Brassey an honorary Aussie
By BRAD GREENSHIELDS
NEW Zealand's finest lawn bowls export Rowan Brassey is held in such high regard by his Australian counterparts, that he's the closest to an honorary Aussie that the sport has.
That title still stands even a few days after the All Blacks have given the Wallabies another Bledisloe Cup touch-up.
Brassey is in Coffs Harbour to defend the Park Beach Ford Fiesta Open Singles title that he won last year.
He admits though that even if he wasn't the defending champion, he'd still be entered in the tournament.
"It's always fun to come to the Coast because the weather's brilliant and the greens are superb," the 50 year-old said.
"The first time I came to Coffs Harbour would've been about 20 years ago to play in the Classic Singles they've had here, it might've even been 25 years ago.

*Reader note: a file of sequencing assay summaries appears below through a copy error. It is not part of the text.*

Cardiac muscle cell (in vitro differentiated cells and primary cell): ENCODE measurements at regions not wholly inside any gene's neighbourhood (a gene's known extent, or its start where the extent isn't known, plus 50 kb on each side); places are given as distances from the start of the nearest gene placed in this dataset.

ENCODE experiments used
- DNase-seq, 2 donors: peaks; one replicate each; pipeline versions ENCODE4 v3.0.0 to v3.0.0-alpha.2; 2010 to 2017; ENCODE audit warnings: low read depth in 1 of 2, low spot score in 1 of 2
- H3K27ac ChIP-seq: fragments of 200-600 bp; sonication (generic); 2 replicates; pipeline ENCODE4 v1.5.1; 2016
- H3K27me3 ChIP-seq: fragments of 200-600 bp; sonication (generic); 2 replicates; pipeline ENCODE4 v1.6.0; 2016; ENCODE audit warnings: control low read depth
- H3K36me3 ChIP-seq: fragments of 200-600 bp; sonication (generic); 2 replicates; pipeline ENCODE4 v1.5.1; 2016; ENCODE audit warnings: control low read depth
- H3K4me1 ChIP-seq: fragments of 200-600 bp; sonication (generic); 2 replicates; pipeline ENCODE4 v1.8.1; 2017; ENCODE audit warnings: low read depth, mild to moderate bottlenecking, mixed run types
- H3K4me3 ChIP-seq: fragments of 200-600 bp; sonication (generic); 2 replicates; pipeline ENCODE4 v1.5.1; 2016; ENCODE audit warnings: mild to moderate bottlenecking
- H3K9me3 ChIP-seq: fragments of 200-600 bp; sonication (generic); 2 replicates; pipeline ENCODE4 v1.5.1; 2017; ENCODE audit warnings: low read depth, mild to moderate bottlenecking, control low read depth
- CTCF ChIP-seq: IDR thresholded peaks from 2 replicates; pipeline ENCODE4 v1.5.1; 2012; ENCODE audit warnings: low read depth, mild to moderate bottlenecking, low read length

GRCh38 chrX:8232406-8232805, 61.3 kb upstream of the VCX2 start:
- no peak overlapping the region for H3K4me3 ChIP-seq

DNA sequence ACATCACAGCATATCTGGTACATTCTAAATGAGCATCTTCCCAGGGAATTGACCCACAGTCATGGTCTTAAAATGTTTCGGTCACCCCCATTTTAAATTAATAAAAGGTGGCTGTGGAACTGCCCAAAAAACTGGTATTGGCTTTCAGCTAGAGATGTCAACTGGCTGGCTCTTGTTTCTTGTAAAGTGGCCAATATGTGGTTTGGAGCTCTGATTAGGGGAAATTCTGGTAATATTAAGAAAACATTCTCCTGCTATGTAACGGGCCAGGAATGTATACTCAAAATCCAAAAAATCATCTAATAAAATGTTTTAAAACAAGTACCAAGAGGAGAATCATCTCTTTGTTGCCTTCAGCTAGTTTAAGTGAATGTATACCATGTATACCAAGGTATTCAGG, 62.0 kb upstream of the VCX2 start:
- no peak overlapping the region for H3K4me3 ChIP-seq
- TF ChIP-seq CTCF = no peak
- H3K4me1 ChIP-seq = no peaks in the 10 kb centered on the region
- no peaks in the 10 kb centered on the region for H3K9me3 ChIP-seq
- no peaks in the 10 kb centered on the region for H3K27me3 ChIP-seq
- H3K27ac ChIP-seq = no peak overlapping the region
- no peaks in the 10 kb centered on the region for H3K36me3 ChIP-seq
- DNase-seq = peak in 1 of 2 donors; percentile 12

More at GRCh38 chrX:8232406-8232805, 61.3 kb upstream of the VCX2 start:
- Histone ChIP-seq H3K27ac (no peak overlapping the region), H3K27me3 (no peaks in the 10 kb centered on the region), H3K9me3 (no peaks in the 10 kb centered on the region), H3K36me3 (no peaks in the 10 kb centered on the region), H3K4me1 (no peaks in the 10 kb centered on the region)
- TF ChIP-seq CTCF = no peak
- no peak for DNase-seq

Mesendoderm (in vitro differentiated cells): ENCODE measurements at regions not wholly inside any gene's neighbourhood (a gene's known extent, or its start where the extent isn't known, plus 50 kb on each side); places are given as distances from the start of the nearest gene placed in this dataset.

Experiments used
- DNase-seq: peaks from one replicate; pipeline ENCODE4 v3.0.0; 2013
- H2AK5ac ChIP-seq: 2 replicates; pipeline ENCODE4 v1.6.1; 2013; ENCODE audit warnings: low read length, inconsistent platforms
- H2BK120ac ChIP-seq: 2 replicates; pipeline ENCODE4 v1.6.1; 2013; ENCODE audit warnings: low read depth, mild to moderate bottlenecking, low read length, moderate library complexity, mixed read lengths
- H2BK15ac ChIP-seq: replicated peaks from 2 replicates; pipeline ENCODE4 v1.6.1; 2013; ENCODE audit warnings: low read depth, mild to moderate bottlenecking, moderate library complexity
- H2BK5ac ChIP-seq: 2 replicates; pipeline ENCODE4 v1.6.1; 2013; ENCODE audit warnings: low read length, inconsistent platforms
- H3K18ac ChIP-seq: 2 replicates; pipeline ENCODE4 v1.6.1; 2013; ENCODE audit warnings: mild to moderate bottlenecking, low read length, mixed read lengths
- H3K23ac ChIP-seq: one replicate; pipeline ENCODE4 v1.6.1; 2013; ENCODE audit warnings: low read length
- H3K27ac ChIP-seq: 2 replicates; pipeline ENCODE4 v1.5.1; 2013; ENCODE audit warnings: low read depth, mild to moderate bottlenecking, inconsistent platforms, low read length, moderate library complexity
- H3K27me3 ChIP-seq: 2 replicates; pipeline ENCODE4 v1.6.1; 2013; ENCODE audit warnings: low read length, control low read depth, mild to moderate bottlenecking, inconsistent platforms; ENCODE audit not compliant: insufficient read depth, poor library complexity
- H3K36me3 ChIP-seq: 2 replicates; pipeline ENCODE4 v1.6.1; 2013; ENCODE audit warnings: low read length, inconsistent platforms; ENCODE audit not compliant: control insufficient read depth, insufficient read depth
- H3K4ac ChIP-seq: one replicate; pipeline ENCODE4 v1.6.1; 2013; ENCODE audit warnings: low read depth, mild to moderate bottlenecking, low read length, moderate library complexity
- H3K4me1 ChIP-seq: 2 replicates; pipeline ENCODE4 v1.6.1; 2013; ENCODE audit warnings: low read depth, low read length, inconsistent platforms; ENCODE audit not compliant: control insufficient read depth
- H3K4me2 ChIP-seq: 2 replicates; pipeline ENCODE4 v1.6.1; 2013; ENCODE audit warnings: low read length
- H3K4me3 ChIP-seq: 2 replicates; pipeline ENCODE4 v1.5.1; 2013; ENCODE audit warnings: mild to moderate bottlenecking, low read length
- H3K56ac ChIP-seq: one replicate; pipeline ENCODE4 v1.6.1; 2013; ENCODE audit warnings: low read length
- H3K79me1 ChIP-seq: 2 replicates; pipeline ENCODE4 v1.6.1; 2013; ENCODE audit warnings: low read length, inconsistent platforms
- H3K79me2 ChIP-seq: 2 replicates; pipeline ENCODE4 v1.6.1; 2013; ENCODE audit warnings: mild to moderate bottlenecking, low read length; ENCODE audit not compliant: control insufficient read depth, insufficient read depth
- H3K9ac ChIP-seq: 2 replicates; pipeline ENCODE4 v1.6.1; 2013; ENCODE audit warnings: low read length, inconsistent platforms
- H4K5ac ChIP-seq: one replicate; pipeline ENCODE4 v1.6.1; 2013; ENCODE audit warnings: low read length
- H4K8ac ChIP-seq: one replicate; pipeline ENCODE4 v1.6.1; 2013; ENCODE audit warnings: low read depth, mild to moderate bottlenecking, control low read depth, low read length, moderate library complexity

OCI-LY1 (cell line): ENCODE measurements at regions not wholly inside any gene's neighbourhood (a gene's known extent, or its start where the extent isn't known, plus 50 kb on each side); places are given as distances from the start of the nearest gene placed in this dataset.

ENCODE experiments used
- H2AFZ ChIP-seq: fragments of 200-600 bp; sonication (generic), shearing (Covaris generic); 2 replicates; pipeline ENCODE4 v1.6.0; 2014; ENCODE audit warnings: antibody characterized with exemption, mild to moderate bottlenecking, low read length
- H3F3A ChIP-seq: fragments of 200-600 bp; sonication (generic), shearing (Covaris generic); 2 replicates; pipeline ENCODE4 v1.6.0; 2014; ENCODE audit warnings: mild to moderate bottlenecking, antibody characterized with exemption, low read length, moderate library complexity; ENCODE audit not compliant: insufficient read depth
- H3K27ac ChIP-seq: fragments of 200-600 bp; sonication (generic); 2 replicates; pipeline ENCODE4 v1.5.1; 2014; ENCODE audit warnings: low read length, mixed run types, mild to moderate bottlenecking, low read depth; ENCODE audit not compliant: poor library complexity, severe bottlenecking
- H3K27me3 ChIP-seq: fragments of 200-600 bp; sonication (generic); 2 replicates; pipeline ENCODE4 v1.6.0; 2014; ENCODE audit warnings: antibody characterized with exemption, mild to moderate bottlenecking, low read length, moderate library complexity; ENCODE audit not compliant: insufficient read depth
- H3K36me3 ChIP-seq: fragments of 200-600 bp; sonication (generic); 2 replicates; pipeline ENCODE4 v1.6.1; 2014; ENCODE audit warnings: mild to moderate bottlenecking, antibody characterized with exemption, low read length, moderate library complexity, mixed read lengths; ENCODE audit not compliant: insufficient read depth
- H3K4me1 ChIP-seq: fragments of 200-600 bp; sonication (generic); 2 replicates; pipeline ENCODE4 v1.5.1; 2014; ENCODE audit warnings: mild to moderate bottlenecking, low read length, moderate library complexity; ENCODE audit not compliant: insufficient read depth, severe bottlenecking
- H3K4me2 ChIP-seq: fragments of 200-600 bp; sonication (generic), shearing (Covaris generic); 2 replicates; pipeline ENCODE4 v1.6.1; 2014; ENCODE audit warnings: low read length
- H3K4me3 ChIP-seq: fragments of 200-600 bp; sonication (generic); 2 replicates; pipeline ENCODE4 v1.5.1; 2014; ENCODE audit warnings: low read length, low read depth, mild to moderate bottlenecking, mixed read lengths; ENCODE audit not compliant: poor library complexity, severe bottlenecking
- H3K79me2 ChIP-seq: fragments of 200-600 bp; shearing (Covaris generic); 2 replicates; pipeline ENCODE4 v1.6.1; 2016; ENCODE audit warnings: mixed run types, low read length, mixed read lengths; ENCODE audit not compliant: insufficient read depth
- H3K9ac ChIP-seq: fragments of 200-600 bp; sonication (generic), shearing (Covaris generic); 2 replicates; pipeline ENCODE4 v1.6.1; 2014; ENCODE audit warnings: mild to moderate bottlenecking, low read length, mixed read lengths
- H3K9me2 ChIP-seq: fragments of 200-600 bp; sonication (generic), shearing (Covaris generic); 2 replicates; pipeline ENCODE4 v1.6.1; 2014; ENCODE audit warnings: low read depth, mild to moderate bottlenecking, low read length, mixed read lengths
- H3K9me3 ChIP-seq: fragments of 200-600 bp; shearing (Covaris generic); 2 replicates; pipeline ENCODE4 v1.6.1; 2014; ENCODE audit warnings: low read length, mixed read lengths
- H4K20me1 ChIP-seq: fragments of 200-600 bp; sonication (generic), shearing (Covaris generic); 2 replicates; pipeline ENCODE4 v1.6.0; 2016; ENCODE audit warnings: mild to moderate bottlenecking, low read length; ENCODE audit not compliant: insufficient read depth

"It's always nice to come back and it's not often you get to play for a car and that's a great prize that is."
Brassey has become so used to the local lifestyle in July that he even remembered to request that he not be drawn to play his sectional matches today so he could instead travel to Grafton to attend the Ramornie Handicap race day.
Playing in Australian competitions so often gives Brassey a perfect opportunity to observe the progress that bowls is making in this country with an unbiased view.
It may be through gritted teeth that he says it, but he's impressed with how we're going about it at the moment.
"Australia are getting stronger and stronger in bowls, you can just tell by the Commonwealth Games," he said.
"They've got all these events on TV, which is great for bowls but if you go to any other country in the world like New Zealand, they don't have these tournaments.
"They have the big ones over in the UK but that's about all they have, so I think the Aussies are probably leading the format around the world really."
The regular member of the New Zealand team said he'd like to see the authorities across the Tasman adopt some of Australia's ways but he's not holding his breath.
"I've been talking to them for years and it's a blind eye of course, they don't want to know about it," he added.
"A lot of administrators around the world they look after themselves and make sure that their pockets are full and not the bowlers."